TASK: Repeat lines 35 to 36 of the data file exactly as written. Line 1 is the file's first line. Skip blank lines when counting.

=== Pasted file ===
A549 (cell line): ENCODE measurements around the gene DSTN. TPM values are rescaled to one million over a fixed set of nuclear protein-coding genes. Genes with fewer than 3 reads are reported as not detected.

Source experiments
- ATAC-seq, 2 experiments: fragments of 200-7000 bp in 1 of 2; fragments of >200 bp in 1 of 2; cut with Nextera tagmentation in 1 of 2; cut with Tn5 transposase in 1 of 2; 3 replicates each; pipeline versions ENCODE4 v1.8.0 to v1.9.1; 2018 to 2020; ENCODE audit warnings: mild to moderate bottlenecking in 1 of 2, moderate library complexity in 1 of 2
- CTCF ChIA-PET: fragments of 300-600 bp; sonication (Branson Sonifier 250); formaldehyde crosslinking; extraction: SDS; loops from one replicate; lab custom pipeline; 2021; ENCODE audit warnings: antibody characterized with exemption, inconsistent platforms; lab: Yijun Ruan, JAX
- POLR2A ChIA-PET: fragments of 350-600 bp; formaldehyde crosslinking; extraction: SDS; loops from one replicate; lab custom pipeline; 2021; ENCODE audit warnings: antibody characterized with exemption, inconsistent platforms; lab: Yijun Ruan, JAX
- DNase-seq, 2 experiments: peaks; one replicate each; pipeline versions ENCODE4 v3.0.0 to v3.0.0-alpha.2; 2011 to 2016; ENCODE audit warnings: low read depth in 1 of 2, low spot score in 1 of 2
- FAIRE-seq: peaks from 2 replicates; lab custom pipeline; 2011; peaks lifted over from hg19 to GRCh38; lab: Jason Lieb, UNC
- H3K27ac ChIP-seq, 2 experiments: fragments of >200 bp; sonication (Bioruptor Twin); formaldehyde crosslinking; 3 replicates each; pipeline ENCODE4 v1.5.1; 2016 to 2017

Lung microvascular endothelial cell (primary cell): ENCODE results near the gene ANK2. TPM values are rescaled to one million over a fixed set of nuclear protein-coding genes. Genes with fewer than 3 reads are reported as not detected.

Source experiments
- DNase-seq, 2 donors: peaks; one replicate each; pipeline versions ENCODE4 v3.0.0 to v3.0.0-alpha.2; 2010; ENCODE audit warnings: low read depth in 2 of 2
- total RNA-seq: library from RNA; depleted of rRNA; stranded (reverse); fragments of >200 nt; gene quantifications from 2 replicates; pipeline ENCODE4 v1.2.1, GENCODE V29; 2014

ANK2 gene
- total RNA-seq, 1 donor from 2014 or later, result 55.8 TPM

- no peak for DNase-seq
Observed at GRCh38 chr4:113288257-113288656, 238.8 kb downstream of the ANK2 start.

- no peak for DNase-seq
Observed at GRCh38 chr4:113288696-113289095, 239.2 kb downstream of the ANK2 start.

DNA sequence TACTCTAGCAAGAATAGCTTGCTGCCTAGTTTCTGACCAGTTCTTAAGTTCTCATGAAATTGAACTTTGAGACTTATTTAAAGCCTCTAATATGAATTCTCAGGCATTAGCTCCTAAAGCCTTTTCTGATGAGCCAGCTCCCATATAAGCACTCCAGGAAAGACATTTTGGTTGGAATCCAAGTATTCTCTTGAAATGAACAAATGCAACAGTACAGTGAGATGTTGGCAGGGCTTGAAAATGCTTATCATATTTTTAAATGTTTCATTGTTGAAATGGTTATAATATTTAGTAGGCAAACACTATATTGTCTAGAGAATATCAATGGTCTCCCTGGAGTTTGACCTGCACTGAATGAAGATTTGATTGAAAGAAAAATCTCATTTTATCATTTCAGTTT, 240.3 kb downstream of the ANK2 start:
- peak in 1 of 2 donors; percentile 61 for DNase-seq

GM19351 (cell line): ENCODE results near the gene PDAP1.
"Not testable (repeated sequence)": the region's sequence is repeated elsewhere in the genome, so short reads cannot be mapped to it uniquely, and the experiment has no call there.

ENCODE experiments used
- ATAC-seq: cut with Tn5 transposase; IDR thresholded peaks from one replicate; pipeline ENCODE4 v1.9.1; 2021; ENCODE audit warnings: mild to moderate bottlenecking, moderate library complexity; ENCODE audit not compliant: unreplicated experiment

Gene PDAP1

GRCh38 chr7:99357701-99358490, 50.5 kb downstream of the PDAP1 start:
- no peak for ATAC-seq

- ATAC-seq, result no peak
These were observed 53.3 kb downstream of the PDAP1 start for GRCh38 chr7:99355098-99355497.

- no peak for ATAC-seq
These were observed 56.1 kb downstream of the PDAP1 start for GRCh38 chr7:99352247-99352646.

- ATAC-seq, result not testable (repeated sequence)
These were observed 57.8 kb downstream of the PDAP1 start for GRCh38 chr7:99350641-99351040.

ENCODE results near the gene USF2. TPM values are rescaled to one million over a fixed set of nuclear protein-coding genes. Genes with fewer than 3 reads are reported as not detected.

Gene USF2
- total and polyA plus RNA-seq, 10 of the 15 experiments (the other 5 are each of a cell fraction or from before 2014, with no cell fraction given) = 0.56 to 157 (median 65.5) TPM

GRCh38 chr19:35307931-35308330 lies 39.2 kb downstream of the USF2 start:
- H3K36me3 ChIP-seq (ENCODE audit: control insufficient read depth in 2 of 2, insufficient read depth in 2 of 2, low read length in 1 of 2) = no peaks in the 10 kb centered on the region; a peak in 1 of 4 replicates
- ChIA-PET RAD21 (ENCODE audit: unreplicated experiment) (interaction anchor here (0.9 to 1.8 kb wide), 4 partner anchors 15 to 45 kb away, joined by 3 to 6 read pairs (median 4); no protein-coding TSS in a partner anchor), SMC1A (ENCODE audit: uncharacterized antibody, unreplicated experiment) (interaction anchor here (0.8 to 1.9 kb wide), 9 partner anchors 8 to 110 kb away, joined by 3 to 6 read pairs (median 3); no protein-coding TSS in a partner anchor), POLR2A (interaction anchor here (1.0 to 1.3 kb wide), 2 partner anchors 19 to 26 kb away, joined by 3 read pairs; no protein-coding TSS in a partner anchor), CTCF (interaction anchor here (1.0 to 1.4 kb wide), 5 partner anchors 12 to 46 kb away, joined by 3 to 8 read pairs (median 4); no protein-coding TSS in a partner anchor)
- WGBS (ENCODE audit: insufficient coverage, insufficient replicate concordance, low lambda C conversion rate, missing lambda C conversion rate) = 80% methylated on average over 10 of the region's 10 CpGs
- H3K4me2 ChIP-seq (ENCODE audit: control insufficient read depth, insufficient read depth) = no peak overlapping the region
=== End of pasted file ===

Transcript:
Gene USF2
- total and polyA plus RNA-seq, 10 of the 15 experiments (the other 5 are each of a cell fraction or from before 2014, with no cell fraction given) = 0.56 to 157 (median 65.5) TPM